Charles Metsker

Entry Permits Required

This gated park is dedicated to youth and nature, and is deed-restricted to chaperoned, organized youth or school groups only. If your group would like more information about using the park, call 503-474-4942 . For entry permits, call 503-434-7515.

 


(20 acres)

Directions

From Hwy 99W in McMinnville, turn west onto Baker Creek Road at the Baker Creek Road/Evans Street intersection. Continue on Baker Creek Road through intersection with Baker Street. From the corner of Baker Street and Baker Creek Road, travel west 9.2 miles. The park is located past Rainbow Lodge on a gravel road to the right just past the lodge parking lot.

Features

  • Stream
  • Lake
  • Canoeing
  • Fishing
  • Nature Walk
  • Picnicking
  • Research Area
  • Covered Shelter
  • Vault Toilet

This 20-acre park offers outdoor education opportunities including access to Baker Creek and Rainbow Lake, as well as surrounding riparian and upland conifer forests. A one-mile interpretive trail circles the historic mill pond. Amenities include a covered picnic shelter, dock, and lakeside viewing area. The park is used as a research area for Linfield College biology classes. The park's development has been made possible by the long-term efforts of Friends of Charles Metsker Park, Yamhill Soil & Water Conservation District, Linfield College, and other community partners who continue to develop and promote educational facilities and programming at the site.

History

Charles Metsker Park, which includes Rainbow Lake, was named in honor of Charles and Ann Metsker. Mr. Metsker created the lake from what was a log storage pond operated by White’s Mill in the 1930s. When Metsker bought the property in 1943, the pond was very shallow. He drained it and dredged the bottom, dammed the creek and brought spring water down to the lakeshore. Until 1950 the lake was known as Metsker’s Lake, but because Ann Metsker was very active in the Masonic “Rainbow Girls,” and many of their activities took place at the lake, it became known as Rainbow Lake.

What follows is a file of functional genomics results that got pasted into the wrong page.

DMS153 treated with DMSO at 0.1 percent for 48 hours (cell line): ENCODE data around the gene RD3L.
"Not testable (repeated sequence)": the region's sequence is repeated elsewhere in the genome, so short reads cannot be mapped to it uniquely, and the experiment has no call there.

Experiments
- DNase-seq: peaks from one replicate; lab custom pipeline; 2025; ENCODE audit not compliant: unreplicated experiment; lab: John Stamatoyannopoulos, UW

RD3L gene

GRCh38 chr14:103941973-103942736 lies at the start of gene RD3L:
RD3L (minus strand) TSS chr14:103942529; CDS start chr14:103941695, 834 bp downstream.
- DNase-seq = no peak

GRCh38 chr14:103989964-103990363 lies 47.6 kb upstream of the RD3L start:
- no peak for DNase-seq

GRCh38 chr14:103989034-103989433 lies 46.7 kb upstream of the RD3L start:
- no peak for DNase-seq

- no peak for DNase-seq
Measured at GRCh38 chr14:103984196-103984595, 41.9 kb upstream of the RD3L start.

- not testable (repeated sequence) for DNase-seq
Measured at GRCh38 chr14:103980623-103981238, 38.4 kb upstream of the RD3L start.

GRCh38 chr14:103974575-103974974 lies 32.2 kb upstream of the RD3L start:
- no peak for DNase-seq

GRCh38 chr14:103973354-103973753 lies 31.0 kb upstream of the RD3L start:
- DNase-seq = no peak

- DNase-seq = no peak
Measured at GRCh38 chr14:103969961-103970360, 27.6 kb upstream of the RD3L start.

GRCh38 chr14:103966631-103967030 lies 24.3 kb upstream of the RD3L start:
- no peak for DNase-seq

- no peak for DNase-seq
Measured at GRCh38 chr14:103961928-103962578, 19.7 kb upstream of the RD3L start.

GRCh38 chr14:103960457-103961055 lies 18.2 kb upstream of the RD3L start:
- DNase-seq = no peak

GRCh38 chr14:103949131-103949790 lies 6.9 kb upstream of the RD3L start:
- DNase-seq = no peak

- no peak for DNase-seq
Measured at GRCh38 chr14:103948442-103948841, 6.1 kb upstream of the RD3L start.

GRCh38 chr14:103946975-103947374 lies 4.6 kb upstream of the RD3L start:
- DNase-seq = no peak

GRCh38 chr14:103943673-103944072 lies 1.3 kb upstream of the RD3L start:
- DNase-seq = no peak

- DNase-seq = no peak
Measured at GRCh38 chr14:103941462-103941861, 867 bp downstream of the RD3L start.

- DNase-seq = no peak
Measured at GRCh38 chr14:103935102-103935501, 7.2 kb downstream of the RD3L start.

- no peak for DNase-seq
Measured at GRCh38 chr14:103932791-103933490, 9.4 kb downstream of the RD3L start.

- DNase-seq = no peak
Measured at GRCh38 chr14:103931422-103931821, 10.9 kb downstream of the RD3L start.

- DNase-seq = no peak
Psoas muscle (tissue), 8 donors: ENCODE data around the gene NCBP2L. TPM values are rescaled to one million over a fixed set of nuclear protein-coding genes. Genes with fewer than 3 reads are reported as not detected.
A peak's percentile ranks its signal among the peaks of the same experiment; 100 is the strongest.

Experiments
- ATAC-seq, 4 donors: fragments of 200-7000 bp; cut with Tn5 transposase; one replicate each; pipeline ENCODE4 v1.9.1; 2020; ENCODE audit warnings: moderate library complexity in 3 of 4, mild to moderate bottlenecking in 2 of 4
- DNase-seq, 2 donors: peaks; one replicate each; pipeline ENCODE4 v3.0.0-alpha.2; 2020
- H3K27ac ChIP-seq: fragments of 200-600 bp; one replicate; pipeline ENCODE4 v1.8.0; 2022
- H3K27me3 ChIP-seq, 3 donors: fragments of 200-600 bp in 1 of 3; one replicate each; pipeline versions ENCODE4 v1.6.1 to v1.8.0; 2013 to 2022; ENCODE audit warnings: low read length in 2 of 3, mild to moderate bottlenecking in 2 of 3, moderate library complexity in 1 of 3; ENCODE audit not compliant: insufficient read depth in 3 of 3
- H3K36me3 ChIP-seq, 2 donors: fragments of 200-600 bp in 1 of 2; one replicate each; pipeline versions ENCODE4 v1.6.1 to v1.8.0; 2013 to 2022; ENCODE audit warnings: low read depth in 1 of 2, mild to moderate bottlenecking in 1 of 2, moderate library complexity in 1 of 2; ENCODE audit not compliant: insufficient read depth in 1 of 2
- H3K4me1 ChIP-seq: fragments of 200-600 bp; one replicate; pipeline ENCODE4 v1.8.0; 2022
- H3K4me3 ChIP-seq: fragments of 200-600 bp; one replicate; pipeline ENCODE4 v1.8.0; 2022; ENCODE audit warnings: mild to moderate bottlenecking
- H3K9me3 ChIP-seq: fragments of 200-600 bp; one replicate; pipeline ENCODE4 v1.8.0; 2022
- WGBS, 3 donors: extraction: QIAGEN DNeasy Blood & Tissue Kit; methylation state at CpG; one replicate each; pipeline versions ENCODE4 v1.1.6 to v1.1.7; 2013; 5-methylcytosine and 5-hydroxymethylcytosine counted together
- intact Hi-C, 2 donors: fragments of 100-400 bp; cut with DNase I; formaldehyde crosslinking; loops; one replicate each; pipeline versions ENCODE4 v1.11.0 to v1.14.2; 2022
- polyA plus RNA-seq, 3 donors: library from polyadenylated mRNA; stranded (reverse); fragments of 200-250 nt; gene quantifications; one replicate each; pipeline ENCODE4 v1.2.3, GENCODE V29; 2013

The Metskers sold 1,600 acres to Willamette Industries in 1959. In 1962, Willamette Industries transferred the 20-acre parcel that was to become Charles Metsker Park to Yamhill County. The county honors Metsker’s deed restriction on the sale of his property that the lake area be open to “organized youth groups.”

The area surrounding Rainbow Lake was logged and naturally reseeded in the mid-1940s. Over the next several decades, sedimentation diminished the size of the lake from 21 acre-feet to five acre-feet.

In spring of 1990, Yamhill Soil & Water Conservation District, acting as the lead agency, used grants, county funds, and private donations raised by Friends of Charles Metsker Park to restore the lake. SWCD cleared away 15,000 cubic yards of sediment in the process, some of which was used to create three islands at the north end of the lake, an observation point on the northeast trail, and a parking area. The earthen dam was rebuilt and a trickle tube riser and conduit installed to accommodate normal stream flow.

During the 1990s, SWCD and Friends of Charles Metsker Park worked with Linfield College to enhance Charles Metsker Park and build it into an outdoor laboratory for students to explore Yamhill County's natural legacy. They created an interpretive nature trail and guidebook, constructed a field station laboratory with covered area, and built a deck and viewing blind on the lakeshore.

Today, these groups continue to work actively with Yamhill County Parks and other local partners to realize their shared vision Charles Metsker Park’s potential as an outstanding environmental education facility for students from throughout Yamhill County.

Native Plant List

  • Douglas-fir
  • Wester red-cedar
  • Grand fir
  • Pacific yew
  • Oregon ash
  • Red alder
  • Indian plum
  • Snowberry
  • Salal
  • Oregon grape
  • Sword fern
  • Licorice fern
  • Oregon oxalis
  • Oregon iris
  • Pacific bleeding heart
  • Red columbine

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